This episode asks you to ignore a plot hole or two, but offers enough fun and solid character moments to make up for it. In all, I'd give it a B.

Monday, September 29, 2014

Zany to the Max

Friday night, I had a unique experience at the Colorado Symphony Orchestra: Animaniacs Live! This was the premiere performance of a new show that has been put together to celebrate the Warner Bros. cartoon of the 1990s.

If you haven't seen the Animaniacs, you're really missing out. Molded very much in the classic Looney Tunes style, Animaniacs featured the zany trio of Yakko, Wakko, and Dot -- along with a host of other creations like Pinky and the Brain -- as they stirred up trouble in every situation imaginable. Though digestible for children, it seemed very much aimed at the adults, a far more rare breed then than it seems to be today.

And it boasted plenty of clever and funny music. There was a song to explain time zones, a song to mock California earthquakes, a song naming every country in the world (at the time), a song naming every U.S. state and its capital, a humorous Christmas play on words, and much, much, much more. Animaniacs Live took two hours of this music and presented it with a full orchestra for a wild evening.

The event was anchored and hosted by Randy Rogel, the writer/composer of the majority of these songs, and Rob Paulsen, the virtuoso voice artist behind Yakko, Doctor Scratchensniff, Pinky, and others. Making featured appearances were Jess Harnell and Tress MacNeille, the voices of Wakko and Dot. (Though if you've watched any cartoon made in the last two decades, you've probably heard the work of one or both.)

Together, these performers all rattled off rapid fire songs with the live orchestra. Sometimes, they upped the "degree of difficulty" by playing in sync with the original cartoon as it was projected on a large screen behind the orchestra. In the second act, they brought in some unusual treats, like the original version of a song that was rejected and never used on the show, and a sprinkling of songs Rogel had written for other cartoons -- from a sentimental look at the possibilities of growing up, to a condensed appraisal of all 37 of Shakespeare's plays. There was even a brief encore, in which the "Yakko's World" song was given another verse to update it for the new countries to appear since the original version was recorded.

The audience, naturally, ate it up. We were mostly adults, who had enjoyed the Animaniacs at various ages when it ran new on television. But there was also the next generation of fans, infected by their parents thanks to DVD. And sprinkled here and there were people dressed in costumes -- a few Wakkos, a handful of Dots, and even a Hello Nurse.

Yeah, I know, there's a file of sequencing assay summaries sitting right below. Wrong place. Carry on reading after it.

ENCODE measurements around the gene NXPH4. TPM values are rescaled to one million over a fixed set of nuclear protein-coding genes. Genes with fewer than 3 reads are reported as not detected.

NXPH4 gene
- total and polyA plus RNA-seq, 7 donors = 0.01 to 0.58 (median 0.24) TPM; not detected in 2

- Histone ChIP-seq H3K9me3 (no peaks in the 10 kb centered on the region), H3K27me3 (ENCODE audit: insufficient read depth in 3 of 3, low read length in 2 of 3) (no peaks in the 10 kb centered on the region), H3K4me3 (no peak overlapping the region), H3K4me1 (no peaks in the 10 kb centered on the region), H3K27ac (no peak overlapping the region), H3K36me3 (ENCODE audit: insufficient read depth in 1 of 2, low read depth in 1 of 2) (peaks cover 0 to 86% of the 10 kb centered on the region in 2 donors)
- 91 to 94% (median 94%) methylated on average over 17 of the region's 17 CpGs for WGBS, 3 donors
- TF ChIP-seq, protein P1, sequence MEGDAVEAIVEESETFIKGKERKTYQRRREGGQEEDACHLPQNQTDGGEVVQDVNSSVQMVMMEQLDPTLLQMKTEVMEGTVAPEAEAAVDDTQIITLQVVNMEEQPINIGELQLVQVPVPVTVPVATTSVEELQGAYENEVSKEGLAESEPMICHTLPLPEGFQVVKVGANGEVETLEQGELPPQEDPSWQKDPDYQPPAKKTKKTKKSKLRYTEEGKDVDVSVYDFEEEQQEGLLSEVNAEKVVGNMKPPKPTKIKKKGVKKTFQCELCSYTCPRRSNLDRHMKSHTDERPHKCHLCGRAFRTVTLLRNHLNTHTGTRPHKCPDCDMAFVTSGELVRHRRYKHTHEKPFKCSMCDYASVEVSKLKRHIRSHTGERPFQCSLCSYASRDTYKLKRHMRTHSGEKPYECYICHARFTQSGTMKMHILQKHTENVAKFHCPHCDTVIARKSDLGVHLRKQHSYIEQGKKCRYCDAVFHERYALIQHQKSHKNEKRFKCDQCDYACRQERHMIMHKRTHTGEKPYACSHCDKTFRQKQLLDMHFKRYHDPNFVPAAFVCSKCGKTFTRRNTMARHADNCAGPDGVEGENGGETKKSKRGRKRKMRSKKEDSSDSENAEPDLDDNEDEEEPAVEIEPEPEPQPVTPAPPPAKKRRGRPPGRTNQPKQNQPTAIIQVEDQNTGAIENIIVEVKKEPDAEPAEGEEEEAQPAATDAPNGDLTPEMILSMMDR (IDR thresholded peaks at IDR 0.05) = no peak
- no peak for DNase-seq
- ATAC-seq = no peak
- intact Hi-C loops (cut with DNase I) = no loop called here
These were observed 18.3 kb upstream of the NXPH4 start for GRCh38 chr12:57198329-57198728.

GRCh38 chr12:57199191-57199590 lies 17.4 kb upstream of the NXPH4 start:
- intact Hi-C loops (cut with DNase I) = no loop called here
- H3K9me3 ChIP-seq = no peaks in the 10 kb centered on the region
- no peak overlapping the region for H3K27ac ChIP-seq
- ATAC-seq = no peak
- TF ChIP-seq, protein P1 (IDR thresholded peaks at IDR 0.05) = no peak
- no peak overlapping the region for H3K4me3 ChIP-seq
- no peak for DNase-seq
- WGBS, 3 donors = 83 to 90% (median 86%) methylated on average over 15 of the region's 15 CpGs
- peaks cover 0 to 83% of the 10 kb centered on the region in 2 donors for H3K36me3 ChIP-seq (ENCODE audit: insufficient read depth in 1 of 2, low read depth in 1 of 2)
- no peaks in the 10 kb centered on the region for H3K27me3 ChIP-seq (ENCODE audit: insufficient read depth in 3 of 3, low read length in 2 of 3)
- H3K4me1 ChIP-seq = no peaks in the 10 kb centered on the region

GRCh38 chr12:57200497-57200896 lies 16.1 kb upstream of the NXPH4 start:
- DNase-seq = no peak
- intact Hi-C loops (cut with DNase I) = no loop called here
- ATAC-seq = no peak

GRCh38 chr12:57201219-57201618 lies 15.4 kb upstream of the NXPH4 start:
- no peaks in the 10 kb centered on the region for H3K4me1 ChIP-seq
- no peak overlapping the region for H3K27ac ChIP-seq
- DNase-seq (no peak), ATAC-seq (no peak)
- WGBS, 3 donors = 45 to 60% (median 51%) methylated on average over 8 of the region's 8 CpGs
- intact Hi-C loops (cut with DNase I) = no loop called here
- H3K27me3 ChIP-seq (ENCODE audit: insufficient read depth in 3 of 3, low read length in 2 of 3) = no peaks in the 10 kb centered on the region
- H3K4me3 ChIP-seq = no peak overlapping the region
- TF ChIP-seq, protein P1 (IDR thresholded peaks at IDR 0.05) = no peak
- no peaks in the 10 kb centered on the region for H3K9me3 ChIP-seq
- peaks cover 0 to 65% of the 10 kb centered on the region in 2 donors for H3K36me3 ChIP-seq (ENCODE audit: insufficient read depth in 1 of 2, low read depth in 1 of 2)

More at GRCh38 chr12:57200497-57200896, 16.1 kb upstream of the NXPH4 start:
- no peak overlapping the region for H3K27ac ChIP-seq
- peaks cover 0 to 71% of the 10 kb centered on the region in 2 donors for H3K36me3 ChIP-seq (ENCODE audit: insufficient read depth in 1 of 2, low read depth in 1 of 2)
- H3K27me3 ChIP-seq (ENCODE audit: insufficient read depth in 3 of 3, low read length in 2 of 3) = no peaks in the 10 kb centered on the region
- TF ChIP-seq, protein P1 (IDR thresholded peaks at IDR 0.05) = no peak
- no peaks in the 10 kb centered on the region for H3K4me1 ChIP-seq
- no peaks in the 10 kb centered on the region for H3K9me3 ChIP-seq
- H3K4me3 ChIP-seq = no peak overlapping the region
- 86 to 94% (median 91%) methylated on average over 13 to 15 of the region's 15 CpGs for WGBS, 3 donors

Sadly, it was a one-night only performance, so I can't urge any of you to go. (None of you Denverites, anyway. Those in other cities might consider looking for future tour dates.) But it was such a fun night, I couldn't help but gush about it.

Friday, September 26, 2014

R.I.P. Off

Judging from its anemic box office take, you didn't see last year's R.I.P.D. But as it turns out, if you've seen Men in Black, then you pretty much have seen R.I.P.D.

It's no secret that Hollywood studios are constantly trying to bottle the success of their rivals with similarly themed films. But it does seem a bit odd to me for a movie to be this close to an earlier film, yet be so far behind the times (this coming more than a year after the third Men in Black film). R.I.P.D. is the story of a cop suddenly pulled into a world he never knew existed, capturing dead rogues who are stirring up trouble on Earth. (The afterlife substitutes for aliens, though there are hardly any changes, cosmetically.)

Taking on the Tommy Lee Jones role is Jeff Bridges. While Bridges' Roy cuts loose a bit more than the dry Agent K of Men in Black, he's still a prickly stick-in-the-mud forced to train a new rookie he doesn't really like. He revels in the new guy's greenness and failures, shows no reactions to the weirdness around him, and tosses off curt observations on (after)life. The Will Smith role is filled by Ryan Reynolds. His headstrong Nick thinks he knows better than the veteran he's been saddled with, has a chip on his shoulder a mile wide, and mugs for the audience when weird stuff he could never have imagined happens.

Of course, Men in Black was hardly the first film to serve up this kind of buddy cop pairing. But R.I.P.D. is more than willing to steal other cliches as well. In just an hour and a half, you get the "former ally revealed as the ultimate villain" trope, the "disobedient cops kicked off the case" trope, the "villain who gets captured on purpose as part of his plan" trope. R.I.P.D. doesn't feel written so much as manufactured.